Nerium oleander - Oleander

Nerium oleander - Oleander - Apocynaceae

Nerium oleander, or Oleander, is an evergreen shrub native from the Mediterranean area to Southeast Asia. It is also one of the most poisonous shrubs known today. Shrubs if left untrimmed can reach up to 20 feet (6 m) tall with a spread of 10 feet (3 m). The leaves are 4-10 inches (10-25 cm) long and are in whorls of 3. We received a cutting from a plant in the Phoenix area several years ago. Since they are native to mild climates they are considered a basic shrub for desert gardening. In colder climates they make an outstanding container plant. They are very easy to grow and very drought resistant and not particular about soil conditions. Plants are hardy in USDA zones 8-10. All plant parts are poisonous and should not be planted where children and pets play.

Blooming: Oleanders bloom in spring in the greenhouse. Ours has a pure white flower with a pale yellow center.

Culture: Nerium oleander needs full sun to very light shade with a well drained soil mix in containers. In the greenhouse, we use a soil mix consisting of 1 part peat moss to 2 parts loam and sand. The plants are well watered and allowed to dry completely before watering again. Plants in containers do better with regular watering and supplemental fertilization. We fertilize our plant monthly with a balanced fertilizer diluted to 1/2 the strength recommended on the label. Plants should be rested in the winter months in containers and very little water is used during the period. We keep our in the cool rooms where nighttime temperatures are 48°F (9°C) at night. During this period, plants are watered only enough to keep the leaves from dropping and fertilizer is withheld. Plants in the landscape or in containers should be pruned in the spring to shape and control their size.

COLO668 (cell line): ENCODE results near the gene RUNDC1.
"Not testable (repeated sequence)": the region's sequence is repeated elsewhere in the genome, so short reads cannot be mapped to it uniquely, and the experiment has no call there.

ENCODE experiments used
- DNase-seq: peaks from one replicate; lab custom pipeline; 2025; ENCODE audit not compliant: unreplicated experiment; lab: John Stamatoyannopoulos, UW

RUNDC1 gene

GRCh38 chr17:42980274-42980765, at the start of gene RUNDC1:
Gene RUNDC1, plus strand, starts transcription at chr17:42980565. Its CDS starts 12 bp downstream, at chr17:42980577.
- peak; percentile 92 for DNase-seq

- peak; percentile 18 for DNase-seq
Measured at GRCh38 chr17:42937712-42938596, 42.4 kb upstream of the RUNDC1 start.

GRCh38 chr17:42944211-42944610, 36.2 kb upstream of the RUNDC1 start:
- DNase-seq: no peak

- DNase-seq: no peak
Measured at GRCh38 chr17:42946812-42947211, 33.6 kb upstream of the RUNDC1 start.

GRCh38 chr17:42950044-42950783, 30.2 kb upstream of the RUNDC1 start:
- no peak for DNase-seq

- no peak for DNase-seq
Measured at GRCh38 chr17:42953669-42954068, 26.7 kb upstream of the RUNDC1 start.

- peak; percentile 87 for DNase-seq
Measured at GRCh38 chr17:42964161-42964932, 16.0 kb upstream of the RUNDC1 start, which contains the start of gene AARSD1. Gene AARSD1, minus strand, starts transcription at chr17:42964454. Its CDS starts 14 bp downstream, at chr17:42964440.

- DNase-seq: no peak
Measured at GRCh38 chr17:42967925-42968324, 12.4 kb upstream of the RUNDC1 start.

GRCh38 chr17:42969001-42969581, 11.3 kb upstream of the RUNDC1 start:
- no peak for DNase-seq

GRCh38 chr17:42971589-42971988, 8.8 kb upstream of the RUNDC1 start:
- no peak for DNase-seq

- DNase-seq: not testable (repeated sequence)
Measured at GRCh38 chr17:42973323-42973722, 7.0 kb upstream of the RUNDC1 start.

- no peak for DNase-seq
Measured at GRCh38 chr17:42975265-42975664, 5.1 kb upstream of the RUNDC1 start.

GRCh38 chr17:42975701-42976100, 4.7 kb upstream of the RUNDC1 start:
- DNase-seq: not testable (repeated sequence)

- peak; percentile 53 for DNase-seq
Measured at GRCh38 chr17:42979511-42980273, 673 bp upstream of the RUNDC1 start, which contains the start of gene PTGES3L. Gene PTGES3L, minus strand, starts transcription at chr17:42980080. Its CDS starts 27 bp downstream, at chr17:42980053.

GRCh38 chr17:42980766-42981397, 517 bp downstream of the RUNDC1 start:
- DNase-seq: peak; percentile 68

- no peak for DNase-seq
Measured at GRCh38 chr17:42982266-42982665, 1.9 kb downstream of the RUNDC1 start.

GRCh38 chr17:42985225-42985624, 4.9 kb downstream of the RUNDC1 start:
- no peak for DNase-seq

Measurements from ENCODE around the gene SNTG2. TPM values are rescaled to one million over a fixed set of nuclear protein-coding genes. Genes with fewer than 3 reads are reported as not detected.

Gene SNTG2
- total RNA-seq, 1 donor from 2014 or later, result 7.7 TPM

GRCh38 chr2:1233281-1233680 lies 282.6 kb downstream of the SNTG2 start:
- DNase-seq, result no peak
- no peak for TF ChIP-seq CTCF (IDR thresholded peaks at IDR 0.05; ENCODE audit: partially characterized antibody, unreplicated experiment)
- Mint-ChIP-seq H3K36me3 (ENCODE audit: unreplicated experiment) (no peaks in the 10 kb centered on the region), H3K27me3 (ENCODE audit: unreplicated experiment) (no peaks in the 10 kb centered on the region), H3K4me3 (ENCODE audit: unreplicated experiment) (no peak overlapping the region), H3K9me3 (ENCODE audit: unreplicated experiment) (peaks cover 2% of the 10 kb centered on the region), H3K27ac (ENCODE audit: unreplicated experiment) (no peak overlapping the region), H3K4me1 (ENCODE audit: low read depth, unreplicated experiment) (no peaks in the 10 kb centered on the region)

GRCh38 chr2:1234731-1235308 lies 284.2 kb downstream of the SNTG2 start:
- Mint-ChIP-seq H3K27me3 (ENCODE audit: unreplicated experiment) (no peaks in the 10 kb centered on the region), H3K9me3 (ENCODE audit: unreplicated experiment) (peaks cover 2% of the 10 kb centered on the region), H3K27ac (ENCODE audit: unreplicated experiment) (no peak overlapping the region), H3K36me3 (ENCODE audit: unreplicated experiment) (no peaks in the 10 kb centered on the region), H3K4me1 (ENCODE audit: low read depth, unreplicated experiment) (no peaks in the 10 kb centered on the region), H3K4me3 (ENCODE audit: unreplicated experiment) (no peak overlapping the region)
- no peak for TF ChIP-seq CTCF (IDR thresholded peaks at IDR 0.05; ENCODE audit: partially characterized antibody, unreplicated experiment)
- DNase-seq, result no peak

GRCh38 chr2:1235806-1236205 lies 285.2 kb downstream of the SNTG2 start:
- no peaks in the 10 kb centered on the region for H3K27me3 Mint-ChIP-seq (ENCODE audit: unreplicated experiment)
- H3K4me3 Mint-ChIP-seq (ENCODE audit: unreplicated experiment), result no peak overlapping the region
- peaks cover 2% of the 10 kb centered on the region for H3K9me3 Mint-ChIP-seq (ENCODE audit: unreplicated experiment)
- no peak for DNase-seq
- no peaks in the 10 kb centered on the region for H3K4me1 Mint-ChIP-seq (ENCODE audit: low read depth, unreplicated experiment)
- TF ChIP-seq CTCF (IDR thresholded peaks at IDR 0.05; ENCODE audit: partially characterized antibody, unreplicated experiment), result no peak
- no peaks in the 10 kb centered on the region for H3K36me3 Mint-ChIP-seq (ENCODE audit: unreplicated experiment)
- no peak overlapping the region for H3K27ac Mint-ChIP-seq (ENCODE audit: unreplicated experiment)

Propagation: Nerium oleander is propagated from cutting and from seed when available.

Nerium oleander was featured as Plant of the Week April 24-30, 2009.

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Cal's Plant of the Week was provided as a service by the University of Oklahoma Department of Microbiology & Plant Biology and specifically Cal Lemke, who used to be OU's botany greenhouse grower and an avid gardener at home as well. If the above links don't work, then try the overview site. You may also like to look at the thumbnail index. ©1998-2012 All rights reserved.